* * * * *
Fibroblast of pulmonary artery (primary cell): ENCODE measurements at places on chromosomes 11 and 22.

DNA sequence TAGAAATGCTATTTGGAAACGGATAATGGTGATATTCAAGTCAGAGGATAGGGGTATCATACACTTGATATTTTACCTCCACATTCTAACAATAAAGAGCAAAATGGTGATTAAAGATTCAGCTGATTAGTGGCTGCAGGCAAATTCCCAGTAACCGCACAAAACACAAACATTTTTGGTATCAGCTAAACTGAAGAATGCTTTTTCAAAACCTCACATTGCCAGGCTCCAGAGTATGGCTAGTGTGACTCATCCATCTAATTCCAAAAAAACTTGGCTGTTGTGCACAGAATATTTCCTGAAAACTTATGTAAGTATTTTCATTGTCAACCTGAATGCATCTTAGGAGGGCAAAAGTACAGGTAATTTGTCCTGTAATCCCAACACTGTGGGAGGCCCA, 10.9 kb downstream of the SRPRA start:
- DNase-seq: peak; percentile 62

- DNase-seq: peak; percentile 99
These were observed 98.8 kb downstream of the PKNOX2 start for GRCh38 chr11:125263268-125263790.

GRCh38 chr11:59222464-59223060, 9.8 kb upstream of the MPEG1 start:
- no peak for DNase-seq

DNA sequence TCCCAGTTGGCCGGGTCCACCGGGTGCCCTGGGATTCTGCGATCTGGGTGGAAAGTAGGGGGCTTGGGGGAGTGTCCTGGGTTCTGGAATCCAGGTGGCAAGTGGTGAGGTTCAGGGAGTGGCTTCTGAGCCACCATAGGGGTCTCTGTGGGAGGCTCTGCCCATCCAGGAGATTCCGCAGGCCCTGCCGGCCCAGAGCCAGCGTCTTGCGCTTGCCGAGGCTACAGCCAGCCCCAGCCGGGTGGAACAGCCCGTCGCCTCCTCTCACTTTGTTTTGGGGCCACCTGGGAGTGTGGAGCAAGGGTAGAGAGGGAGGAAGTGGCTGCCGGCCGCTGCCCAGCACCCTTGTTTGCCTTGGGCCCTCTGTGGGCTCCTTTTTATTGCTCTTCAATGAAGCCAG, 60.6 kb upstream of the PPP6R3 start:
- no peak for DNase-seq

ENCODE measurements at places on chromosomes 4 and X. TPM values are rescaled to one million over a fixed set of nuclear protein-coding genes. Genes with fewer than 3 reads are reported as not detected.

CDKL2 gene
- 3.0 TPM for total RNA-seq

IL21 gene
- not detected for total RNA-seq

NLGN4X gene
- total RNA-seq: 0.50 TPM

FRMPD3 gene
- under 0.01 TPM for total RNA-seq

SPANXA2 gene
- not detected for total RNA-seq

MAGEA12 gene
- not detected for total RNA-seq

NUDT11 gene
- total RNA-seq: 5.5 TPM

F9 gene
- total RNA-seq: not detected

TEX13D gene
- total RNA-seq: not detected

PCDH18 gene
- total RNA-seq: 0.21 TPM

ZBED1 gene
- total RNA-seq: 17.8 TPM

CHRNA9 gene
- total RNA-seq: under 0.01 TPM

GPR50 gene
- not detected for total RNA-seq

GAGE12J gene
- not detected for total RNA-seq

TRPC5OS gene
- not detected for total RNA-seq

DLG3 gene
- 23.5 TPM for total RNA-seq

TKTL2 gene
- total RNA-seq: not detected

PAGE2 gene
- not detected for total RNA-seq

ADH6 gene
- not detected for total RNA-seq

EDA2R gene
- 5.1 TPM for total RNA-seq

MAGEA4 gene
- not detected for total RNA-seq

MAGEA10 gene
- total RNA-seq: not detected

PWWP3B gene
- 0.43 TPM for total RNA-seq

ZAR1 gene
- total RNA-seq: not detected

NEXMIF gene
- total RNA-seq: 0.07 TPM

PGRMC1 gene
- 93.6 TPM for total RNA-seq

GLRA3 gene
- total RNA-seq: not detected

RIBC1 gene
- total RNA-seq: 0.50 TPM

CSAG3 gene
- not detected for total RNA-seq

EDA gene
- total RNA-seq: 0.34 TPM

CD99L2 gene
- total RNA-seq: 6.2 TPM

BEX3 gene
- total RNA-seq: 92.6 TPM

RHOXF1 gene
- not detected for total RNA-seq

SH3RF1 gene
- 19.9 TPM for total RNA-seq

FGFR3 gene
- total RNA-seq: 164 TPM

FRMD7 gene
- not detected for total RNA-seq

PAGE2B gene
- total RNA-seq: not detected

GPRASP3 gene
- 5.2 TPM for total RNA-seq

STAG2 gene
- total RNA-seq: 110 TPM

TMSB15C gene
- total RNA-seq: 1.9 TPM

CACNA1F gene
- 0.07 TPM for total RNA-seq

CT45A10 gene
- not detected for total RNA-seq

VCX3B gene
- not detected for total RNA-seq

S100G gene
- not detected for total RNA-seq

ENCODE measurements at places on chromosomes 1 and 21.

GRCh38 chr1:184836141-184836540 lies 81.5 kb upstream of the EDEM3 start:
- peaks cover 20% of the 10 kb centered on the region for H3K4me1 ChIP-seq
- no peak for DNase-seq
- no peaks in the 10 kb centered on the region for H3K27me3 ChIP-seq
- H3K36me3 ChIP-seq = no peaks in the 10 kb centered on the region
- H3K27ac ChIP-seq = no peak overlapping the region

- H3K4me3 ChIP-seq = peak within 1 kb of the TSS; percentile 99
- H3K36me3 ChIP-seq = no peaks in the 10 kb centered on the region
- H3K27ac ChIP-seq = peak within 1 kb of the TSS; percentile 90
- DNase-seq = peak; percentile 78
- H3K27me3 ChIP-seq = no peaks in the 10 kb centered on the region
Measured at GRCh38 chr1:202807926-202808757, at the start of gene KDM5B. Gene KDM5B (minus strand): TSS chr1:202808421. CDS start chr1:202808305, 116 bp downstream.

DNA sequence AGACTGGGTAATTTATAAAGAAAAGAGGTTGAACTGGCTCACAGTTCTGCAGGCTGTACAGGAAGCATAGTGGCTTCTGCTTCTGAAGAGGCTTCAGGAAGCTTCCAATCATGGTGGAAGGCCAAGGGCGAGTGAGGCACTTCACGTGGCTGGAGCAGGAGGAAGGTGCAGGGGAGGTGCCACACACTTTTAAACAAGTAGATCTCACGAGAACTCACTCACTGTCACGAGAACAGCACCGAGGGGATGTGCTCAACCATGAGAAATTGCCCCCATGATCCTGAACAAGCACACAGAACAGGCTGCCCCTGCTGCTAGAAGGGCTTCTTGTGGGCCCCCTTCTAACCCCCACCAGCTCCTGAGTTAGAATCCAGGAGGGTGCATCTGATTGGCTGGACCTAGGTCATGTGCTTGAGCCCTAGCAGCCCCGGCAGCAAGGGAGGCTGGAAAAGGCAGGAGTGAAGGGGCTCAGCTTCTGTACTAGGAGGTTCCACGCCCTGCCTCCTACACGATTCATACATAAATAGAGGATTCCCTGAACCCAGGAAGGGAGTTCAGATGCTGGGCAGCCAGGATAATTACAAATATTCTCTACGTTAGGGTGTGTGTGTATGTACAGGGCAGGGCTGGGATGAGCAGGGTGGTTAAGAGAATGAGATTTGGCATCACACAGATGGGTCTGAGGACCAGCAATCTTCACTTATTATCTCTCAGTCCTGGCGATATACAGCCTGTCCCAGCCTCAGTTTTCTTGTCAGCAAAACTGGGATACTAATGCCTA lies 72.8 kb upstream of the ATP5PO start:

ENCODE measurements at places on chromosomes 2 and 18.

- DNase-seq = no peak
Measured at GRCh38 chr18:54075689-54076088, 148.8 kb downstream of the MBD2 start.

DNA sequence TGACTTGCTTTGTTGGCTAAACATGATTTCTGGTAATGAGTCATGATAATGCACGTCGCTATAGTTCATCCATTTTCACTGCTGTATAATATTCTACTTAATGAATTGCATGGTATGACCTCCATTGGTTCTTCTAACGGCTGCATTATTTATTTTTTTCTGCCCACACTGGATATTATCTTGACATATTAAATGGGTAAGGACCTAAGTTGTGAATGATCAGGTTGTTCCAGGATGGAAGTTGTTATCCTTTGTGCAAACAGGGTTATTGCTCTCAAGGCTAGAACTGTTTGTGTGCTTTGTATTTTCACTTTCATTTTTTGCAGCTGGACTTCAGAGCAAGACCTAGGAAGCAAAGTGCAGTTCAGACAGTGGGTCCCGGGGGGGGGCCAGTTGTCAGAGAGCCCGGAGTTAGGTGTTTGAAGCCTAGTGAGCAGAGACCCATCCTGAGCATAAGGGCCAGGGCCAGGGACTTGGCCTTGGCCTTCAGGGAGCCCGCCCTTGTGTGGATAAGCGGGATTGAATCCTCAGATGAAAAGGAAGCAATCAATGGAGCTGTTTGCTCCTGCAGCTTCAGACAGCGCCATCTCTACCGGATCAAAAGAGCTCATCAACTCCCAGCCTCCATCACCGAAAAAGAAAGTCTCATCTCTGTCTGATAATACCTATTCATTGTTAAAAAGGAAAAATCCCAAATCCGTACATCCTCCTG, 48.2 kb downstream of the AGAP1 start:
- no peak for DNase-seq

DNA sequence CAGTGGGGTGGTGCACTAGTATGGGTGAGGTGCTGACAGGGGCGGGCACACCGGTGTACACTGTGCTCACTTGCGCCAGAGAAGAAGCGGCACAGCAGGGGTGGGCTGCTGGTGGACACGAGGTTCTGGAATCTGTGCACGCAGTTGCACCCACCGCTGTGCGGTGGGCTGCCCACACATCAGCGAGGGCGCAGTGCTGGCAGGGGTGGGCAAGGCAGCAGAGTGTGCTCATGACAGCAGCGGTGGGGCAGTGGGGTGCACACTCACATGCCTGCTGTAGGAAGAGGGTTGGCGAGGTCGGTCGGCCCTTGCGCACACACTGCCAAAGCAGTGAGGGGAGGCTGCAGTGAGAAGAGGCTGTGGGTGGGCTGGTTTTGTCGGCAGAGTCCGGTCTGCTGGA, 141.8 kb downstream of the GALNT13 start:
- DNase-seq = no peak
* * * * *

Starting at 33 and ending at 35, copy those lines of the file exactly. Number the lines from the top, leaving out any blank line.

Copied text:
CHRNA9 gene
- total RNA-seq: under 0.01 TPM

GPR50 gene